Global construction data is vital for contractors, governments, international organisations, policy makers, academic researchers and statisticians. As the global population of the world expands, the sustainability of the built environment rises up the political agenda and the need to manage infrastructure and buildings in both urban and rural contexts becomes ever more pressing. How much more can the built environment grow and how can it be managed sustainably?
This edited volume is about finding a possible way through the inconsistencies between national construction data sets to devise a consistent approach to national construction data to further the global sustainability agenda and inform policy making. This search begins in Part 1, which looks at the methods and definitions used in construction statistics in different countries. Part 2 considers examples of dealing with different types of construction data from the cost of materials, measuring work on high rise buildings and existing stock. In Part 3 the authors consider construction data internationally, beginning with the problem of comparing data in different countries using exchange rates and purchasing power parities (PPPs), comparing innovation processes in different countries and looking at the provision of building design internationally. In the final section, the international theme is continued by comparing accounting practices and company performance in different countries, and concludes with an international comparison of construction industries.
This book raises awareness of the significance of the construction industry globally and the importance of data to measure it. It informs the discussion of the best ways of handling the consequences of policies affecting the built environment and the effect of the built environment on the rest of the economy and society. It is essential reading for international economists, construction industry consultants, policy makers, construction statisticians and academics.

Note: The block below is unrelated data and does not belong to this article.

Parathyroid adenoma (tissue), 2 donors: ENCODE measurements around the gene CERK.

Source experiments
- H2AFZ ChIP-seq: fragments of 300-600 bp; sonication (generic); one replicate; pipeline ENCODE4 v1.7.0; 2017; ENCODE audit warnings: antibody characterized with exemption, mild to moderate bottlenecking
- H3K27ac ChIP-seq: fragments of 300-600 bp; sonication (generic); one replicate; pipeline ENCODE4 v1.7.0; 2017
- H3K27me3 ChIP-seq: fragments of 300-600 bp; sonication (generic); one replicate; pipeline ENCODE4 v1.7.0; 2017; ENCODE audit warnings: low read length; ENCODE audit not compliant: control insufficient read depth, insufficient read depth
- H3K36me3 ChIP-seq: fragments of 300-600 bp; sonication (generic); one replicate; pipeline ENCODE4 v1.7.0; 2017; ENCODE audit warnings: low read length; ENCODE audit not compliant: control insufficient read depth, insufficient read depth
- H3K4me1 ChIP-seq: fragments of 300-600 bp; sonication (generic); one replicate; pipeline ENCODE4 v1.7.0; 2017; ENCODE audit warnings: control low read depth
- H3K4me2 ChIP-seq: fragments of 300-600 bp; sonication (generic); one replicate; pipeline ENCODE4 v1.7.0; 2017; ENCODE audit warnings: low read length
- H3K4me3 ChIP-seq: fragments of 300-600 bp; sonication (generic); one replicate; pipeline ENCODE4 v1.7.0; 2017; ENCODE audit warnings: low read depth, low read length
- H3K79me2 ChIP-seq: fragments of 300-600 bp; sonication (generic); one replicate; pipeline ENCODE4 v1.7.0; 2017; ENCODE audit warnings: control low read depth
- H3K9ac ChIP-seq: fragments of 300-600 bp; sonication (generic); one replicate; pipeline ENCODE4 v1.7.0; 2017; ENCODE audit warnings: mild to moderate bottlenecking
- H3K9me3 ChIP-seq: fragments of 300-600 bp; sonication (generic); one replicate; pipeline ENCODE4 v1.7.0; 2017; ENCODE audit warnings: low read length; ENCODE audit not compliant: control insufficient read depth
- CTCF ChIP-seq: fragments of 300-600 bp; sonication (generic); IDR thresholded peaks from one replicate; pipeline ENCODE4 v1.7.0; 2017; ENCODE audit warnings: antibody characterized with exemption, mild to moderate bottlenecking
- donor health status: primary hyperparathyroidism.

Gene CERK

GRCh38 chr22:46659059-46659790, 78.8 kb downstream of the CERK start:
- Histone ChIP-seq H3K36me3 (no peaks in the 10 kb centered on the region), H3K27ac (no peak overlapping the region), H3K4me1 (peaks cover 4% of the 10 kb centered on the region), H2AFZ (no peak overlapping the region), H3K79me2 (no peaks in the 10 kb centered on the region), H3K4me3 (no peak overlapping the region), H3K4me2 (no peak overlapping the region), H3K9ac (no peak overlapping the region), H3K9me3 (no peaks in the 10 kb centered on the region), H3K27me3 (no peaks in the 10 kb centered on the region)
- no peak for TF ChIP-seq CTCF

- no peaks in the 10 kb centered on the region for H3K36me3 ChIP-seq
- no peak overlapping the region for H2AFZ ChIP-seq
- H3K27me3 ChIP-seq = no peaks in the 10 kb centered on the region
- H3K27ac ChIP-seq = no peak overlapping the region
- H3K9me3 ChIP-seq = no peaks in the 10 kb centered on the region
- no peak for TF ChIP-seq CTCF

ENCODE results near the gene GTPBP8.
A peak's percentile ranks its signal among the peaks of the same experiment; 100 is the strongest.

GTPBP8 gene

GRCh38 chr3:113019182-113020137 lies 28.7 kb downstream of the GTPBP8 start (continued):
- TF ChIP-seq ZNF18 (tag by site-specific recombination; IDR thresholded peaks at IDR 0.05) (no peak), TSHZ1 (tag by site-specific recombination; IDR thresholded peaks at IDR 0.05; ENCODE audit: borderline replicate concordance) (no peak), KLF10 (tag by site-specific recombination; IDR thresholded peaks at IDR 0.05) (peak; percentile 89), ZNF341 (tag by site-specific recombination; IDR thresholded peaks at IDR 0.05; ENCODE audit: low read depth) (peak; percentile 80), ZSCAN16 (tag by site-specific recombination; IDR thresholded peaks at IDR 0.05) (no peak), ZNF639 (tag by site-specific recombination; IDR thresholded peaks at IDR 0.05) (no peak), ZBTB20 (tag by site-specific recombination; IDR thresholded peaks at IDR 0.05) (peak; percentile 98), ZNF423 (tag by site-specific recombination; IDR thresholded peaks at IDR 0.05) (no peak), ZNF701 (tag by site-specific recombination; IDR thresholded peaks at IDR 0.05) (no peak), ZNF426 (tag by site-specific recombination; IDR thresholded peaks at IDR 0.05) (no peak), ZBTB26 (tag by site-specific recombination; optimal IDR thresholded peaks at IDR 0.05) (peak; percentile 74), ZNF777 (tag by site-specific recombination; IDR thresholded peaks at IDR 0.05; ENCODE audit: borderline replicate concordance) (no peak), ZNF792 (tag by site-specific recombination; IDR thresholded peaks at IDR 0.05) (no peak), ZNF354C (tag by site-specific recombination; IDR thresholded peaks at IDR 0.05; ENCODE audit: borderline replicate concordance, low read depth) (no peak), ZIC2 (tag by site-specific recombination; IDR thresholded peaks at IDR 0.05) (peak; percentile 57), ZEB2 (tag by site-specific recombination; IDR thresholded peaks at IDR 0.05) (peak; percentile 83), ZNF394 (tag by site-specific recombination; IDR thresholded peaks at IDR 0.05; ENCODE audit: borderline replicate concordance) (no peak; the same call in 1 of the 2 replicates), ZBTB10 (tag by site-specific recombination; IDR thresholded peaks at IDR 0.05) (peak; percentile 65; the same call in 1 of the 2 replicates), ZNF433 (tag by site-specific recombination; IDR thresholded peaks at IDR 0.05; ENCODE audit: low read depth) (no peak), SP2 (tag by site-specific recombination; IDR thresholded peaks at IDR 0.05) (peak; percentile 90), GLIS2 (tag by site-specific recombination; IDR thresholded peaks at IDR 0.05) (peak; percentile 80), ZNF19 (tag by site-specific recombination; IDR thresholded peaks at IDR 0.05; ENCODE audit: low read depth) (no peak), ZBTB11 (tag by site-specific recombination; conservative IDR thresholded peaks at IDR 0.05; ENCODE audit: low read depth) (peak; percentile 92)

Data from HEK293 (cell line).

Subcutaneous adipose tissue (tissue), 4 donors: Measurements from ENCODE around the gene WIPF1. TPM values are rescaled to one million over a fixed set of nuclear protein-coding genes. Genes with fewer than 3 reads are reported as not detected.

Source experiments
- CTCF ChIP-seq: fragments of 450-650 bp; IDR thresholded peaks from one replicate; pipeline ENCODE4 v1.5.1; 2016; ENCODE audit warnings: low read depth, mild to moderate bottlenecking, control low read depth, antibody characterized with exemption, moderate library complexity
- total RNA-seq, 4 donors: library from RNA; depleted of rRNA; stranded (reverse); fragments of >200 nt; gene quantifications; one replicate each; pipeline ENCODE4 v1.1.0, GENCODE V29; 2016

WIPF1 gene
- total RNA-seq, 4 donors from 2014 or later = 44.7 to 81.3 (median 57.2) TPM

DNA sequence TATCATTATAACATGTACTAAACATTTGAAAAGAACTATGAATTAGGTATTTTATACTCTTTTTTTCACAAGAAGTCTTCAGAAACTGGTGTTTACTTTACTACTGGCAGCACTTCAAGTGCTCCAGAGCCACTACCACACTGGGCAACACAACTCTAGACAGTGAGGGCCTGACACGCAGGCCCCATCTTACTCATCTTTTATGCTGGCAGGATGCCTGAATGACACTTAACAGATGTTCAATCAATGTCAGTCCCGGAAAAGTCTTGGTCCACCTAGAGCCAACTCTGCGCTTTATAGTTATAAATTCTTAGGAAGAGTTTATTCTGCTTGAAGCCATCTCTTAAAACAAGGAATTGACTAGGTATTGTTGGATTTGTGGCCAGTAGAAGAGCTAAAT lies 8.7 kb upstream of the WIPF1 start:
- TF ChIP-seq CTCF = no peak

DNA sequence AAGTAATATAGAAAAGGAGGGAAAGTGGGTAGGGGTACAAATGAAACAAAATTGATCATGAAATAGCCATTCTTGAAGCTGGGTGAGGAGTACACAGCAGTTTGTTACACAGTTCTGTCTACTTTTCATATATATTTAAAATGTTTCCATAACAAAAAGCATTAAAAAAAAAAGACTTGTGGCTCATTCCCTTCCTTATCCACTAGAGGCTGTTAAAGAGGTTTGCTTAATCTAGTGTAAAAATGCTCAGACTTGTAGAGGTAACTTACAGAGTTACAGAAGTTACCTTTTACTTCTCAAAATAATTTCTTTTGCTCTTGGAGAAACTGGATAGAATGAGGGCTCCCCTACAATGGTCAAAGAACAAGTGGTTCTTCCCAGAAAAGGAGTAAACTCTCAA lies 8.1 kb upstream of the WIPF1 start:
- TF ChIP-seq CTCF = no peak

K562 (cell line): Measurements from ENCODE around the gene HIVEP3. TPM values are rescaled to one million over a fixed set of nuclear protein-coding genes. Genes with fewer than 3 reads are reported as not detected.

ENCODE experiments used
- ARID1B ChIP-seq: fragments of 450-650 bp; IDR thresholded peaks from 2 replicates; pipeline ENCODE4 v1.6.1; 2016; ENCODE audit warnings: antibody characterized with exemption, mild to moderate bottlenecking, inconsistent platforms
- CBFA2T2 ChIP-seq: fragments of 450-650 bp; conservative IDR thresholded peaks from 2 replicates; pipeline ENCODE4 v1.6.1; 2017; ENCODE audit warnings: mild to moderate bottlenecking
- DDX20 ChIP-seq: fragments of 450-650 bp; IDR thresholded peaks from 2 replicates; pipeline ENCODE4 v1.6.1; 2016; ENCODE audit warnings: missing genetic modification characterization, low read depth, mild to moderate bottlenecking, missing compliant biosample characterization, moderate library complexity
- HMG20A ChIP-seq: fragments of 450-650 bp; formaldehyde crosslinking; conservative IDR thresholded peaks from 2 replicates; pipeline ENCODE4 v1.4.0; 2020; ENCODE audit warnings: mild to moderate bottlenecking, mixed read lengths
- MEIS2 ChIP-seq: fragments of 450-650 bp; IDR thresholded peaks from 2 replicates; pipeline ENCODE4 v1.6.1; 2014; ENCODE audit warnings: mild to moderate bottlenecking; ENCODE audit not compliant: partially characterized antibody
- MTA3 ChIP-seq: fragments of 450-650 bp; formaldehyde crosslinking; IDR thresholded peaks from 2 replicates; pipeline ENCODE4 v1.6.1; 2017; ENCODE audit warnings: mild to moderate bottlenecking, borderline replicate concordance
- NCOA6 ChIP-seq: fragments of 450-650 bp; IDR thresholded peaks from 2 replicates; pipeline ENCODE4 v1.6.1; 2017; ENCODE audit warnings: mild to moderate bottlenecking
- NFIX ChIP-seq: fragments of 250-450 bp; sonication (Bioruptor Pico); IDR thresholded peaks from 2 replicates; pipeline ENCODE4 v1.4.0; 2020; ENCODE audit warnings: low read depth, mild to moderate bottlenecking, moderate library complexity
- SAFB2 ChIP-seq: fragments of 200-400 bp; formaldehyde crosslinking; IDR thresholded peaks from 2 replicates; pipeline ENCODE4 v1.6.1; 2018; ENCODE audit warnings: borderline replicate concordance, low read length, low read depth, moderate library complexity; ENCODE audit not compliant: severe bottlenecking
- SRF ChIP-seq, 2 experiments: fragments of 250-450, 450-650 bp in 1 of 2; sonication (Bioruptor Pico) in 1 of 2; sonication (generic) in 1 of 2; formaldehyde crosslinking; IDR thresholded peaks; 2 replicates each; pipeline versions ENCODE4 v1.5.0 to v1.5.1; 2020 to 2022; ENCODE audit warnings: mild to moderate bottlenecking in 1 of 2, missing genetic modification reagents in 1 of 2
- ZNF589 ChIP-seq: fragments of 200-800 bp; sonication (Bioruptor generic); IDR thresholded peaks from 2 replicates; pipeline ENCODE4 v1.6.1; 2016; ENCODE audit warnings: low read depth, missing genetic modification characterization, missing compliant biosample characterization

Measuring Construction Activity in the UK
Noble Francis, UCL
Construction Output as Gross Fixed Capital Formation
Gerard de Valence
Benchmarking International Construction Costs
Measuring high rise building stock: survival and redevelopment, the case of Hong Kong
Dr. Wai Kin Lau
Dr. Yung Yau
Deep renovation in different business environments
Activities causing cost overruns on construction projects in South Africa
The adoption of Building Information Modelling as a measure of international construction innovation
The contribution of architectural services
Make/buy decisions in international construction industry firms
A comparison of the construction output of the G7 countries.
Stephen Gruneberg, UCL
This series consists of a carefully selection of state-of-the-art research books derived from CIB activities.
CIB, the International Council for Research and Innovation in Building and Construction, was established in 1953 to stimulate and facilitate international cooperation and information exchange between governmental research institutes in the building and construction sector, with an emphasis on those institutes engaged in technical fields of research.
CIB has since developed into a world-wide network of over 5000 experts from about 500 member organisations active in the research community, in industry or in education, who cooperate and exchange information in over 50 CIB Commissions and Task Groups covering all fields in building and construction related research and innovation.